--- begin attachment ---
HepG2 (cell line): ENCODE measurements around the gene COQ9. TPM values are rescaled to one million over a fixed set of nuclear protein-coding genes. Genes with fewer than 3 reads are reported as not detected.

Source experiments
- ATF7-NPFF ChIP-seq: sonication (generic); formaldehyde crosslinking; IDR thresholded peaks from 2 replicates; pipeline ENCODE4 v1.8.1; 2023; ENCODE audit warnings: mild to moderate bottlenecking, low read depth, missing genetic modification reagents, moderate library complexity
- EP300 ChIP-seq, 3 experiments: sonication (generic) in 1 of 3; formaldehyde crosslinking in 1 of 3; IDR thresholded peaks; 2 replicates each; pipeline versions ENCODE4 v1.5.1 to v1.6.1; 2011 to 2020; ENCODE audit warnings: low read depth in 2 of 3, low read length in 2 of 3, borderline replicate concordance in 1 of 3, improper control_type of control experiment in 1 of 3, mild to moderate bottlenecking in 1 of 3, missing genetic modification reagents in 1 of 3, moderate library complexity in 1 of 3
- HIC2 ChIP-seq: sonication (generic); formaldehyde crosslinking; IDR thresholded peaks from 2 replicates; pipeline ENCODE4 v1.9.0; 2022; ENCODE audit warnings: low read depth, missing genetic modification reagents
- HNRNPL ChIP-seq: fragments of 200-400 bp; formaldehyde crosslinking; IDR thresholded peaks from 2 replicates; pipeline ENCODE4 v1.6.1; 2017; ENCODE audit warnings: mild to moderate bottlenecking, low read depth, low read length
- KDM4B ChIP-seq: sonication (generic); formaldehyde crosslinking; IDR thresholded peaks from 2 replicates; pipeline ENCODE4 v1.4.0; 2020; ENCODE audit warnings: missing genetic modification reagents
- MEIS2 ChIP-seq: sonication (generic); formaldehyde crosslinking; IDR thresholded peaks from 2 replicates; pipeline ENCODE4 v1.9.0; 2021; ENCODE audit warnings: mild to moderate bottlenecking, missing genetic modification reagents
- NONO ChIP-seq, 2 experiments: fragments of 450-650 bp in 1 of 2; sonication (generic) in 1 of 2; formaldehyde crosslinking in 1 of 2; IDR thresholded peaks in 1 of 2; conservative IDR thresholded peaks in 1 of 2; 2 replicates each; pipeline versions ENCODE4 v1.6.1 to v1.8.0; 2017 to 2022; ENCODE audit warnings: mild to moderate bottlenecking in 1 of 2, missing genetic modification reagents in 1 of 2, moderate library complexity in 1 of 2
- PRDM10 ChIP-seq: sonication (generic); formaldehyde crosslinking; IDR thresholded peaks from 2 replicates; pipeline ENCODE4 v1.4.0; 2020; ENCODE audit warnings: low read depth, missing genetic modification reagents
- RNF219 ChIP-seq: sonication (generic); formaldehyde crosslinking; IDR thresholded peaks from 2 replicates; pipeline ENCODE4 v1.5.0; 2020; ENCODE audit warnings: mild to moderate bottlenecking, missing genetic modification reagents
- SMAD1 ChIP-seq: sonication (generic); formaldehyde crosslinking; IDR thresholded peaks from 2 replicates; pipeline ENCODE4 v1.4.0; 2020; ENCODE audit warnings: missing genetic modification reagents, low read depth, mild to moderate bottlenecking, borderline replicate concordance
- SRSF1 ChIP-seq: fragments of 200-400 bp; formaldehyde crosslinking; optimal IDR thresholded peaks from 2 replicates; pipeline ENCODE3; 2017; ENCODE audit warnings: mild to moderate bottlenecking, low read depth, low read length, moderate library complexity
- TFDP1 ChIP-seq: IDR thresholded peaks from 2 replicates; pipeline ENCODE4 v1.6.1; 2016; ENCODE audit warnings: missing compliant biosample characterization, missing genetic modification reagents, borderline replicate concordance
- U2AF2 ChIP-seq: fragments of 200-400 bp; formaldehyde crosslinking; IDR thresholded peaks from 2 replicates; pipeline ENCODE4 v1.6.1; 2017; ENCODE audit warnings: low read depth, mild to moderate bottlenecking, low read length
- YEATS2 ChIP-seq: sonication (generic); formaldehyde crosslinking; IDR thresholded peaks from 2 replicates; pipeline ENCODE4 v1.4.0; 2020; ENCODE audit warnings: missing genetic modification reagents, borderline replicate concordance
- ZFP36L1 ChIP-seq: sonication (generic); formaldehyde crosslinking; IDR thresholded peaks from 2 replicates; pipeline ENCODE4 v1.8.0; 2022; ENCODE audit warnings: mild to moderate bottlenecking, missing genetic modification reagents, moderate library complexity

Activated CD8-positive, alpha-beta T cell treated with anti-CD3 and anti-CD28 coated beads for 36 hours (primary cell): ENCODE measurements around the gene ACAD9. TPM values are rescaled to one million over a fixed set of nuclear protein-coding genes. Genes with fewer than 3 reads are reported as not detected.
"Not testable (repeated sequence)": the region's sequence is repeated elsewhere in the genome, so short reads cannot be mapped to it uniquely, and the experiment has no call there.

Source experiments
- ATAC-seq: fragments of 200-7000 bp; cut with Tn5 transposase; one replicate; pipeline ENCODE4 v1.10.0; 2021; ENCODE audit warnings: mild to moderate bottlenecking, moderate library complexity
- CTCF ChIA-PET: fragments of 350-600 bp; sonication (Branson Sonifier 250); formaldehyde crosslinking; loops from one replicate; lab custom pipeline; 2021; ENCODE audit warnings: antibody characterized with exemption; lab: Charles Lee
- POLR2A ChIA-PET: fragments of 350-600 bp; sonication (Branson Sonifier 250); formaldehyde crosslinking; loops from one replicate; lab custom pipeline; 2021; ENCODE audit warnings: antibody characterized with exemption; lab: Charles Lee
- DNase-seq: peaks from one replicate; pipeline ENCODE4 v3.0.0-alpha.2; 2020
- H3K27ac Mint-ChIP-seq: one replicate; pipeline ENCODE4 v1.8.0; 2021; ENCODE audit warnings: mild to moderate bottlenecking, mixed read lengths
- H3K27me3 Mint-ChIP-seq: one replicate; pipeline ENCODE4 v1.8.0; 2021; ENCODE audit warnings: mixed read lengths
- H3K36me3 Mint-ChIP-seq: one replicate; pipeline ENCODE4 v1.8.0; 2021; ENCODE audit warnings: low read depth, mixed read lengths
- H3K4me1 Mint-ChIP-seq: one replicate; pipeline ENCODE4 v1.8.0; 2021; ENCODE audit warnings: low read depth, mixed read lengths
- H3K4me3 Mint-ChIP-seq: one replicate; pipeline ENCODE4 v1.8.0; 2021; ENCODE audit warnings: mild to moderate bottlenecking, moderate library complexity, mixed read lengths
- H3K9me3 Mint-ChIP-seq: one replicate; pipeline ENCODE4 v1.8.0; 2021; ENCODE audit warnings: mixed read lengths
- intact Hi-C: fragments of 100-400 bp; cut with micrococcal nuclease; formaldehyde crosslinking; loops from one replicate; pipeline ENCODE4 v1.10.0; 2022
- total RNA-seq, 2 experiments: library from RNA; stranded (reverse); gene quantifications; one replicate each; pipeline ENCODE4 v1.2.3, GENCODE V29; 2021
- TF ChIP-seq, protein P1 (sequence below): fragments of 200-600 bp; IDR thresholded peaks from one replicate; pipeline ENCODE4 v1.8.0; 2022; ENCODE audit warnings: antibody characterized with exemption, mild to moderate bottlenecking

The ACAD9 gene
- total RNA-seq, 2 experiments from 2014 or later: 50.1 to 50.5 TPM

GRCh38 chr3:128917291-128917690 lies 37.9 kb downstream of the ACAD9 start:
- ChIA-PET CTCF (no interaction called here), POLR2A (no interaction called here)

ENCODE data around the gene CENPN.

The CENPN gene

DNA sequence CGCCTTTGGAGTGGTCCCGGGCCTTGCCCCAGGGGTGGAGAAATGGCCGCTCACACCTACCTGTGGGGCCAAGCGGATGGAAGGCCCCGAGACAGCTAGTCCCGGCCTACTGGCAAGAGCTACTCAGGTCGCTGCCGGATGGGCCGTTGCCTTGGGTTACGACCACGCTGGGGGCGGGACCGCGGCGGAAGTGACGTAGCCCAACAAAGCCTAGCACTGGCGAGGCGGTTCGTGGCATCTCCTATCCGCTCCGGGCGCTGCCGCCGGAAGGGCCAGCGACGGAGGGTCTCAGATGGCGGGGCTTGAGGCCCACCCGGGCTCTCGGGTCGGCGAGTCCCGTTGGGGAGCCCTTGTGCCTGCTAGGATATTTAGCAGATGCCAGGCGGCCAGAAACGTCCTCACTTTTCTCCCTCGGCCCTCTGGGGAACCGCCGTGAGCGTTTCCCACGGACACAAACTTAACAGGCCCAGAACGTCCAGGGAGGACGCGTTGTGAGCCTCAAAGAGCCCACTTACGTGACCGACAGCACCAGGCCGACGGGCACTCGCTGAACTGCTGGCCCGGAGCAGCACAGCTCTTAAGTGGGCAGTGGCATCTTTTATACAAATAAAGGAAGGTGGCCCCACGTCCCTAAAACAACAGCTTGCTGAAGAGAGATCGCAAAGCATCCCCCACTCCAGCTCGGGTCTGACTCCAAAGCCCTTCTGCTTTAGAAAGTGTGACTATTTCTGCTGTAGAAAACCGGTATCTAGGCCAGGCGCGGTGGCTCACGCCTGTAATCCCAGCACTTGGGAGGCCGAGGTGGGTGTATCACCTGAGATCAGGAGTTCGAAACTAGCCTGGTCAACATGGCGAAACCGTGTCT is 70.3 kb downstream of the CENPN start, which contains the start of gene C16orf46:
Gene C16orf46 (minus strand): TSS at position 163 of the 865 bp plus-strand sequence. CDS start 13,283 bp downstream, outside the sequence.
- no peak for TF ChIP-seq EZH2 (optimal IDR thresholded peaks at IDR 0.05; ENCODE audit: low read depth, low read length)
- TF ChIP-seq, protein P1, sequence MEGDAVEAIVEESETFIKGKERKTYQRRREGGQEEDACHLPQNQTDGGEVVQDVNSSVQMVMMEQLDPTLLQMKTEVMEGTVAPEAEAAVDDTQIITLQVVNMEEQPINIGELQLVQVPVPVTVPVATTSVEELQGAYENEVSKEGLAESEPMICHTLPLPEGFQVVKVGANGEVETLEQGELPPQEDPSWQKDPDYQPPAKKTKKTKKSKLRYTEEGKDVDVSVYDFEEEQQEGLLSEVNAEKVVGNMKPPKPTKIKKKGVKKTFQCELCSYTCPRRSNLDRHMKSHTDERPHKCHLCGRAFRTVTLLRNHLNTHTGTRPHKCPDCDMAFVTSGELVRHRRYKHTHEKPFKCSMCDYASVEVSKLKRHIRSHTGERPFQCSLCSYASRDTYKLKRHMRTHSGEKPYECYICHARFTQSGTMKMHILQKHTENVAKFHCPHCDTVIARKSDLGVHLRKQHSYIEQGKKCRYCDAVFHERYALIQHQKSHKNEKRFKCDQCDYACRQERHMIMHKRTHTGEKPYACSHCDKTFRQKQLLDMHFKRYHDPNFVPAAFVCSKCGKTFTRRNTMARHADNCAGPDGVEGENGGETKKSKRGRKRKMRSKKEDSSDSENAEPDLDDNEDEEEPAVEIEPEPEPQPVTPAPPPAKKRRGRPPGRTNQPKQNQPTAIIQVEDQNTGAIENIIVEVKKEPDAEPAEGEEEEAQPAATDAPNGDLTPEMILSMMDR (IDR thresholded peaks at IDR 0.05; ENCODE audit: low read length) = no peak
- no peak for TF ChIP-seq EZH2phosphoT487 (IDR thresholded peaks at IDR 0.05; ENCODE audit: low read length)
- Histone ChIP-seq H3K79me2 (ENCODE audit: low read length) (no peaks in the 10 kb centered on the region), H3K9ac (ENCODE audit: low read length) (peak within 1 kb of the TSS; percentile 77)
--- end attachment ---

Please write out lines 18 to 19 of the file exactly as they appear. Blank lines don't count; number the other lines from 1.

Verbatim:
Activated CD8-positive, alpha-beta T cell treated with anti-CD3 and anti-CD28 coated beads for 36 hours (primary cell): ENCODE measurements around the gene ACAD9. TPM values are rescaled to one million over a fixed set of nuclear protein-coding genes. Genes with fewer than 3 reads are reported as not detected.
"Not testable (repeated sequence)": the region's sequence is repeated elsewhere in the genome, so short reads cannot be mapped to it uniquely, and the experiment has no call there.